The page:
BMW Doubles Down on Internal Combustion – Won’t Go Fully Electric for Now
It’s been only a few days since we heard that Audi plans to stop developing brand-new internal combustion engines. However, a new tweet indicates that BMW won’t take such a radical approach, doubling down on internal combustion. If the tweet is correct, the brand estimates that there will be sufficient interest in internal combustion for many years to come.
According to The Drive, automotive journalist Phil LeBeau cited BMW CEO Oliver Zipse as saying that the brand has no plans to stop developing internal combustion engines. However, since this statement isn’t part of an official announcement, we don’t know the brand’s complete plan for the future.
Why won’t BMW go fully electric just yet?
Before we dive into this newest BMW story, it is worth noting that this isn’t a statement against embracing electric cars. Instead, it seems the German carmaker predicts there will be enough demand in the future to continue developing brand-new internal combustion engines rather than updating current ones. However, as The Drive points out, the company will face major hurdles as emissions regulations tighten in the next few years.
Remember the BMW-based Toyota Supra? That collaboration seemingly sparked a newfound relationship that aims to deliver fuel-cell-powered vehicles for the future. Autoweek reported last year that the German carmaker plans to offer a fuel-cell version of its X5. As a result, the German carmaker might be embracing various alternatives to internal combustion rather than going purely electric.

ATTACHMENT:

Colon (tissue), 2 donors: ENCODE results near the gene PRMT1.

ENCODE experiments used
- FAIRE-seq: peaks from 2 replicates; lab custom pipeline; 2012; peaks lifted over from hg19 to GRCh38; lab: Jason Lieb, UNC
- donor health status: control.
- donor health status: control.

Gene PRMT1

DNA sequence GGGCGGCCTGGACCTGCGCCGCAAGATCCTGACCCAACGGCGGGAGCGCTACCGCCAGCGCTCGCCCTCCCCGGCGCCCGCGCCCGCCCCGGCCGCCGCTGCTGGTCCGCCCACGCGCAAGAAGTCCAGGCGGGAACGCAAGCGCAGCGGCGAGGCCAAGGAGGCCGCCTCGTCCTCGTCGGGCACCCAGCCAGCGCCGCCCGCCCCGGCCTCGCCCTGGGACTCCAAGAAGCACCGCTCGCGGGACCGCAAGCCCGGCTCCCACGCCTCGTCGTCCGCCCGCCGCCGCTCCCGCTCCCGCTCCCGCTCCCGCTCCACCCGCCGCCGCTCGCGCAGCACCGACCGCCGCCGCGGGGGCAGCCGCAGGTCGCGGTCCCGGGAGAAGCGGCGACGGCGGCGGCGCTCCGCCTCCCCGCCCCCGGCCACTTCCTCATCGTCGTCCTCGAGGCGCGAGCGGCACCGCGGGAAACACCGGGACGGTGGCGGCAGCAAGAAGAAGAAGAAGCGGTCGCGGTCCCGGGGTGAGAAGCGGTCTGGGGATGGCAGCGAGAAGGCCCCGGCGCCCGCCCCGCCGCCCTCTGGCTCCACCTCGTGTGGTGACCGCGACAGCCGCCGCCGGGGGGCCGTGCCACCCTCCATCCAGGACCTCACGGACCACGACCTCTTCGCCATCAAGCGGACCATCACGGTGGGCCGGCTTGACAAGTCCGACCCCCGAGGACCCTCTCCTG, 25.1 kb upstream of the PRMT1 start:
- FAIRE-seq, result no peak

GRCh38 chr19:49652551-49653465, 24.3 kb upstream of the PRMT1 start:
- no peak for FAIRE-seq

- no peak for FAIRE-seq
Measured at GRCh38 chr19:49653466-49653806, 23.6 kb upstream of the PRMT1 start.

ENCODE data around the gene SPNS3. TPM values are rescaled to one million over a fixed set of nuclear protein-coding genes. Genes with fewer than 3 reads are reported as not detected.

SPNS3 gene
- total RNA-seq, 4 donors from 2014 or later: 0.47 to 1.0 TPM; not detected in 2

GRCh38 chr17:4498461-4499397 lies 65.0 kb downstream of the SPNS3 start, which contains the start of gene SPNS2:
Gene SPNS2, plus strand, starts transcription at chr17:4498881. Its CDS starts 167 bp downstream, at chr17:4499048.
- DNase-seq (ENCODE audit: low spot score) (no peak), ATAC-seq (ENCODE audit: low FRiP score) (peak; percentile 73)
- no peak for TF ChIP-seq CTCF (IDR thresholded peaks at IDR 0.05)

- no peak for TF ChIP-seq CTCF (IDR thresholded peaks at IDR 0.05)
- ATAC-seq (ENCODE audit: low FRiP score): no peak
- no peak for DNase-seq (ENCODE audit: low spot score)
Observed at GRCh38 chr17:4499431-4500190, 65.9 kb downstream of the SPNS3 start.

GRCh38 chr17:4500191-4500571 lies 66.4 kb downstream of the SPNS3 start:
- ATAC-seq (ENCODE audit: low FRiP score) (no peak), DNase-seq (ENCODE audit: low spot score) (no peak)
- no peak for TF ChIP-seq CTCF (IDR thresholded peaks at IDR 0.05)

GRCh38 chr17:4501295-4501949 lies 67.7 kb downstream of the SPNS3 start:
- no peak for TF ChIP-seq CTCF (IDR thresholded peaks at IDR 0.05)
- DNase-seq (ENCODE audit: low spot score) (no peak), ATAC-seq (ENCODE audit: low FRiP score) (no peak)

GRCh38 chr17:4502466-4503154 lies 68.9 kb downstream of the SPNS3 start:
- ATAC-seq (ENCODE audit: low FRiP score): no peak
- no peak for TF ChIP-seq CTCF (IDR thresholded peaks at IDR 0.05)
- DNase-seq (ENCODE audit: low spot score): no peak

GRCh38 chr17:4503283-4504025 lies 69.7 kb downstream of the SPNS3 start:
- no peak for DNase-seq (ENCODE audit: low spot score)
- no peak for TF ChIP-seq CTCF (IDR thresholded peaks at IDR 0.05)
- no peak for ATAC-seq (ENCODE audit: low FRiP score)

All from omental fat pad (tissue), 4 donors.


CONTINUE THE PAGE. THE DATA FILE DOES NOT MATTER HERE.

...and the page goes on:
However, it seems that one of its closest competitors is taking a completely different approach.
Audi announced it would stop new-engine development recently
Unlike BMW, Audi seems determined to put all its eggs in the electric car basket. A report by Motor1 indicated a few days ago that Audi plans to halt the development of brand-new internal combustion engines permanently. Instead, it plants to modify existing powertrains to meet the newer emissions regulations. The end-goal here is to convert to electric power in the near future.
Audi has spent a considerable amount of time developing fuel-cell-powered concept cars. However, as of writing, it hasn’t decided to announce an upcoming model utilizing this technology.
In contrast, this new tweet indicates that BMW will continue developing brand-new engines. Since information remains relatively limited at the time of writing, we don’t know if this applies purely to performance-oriented models or mass-market products. Additionally, this new statement comes alongside the brand’s current electric-car developments.
Is BMW currently developing EVs?
While BMW sees the need for internal combustion vehicles, it’s simultaneously making a sizable push into the EV world. The German carmaker introduced its newest EV yesterday, the i4. With 523-hp from an unknown amount of electric motors, the new i4 will reportedly cover at least 300 miles and reach 60 mph in around four seconds.
For context, that’s about as quick as the brand-new M3 and M4. As a result, whether BMW goes electric or not, it seems we can count on its new products remaining focused on performance.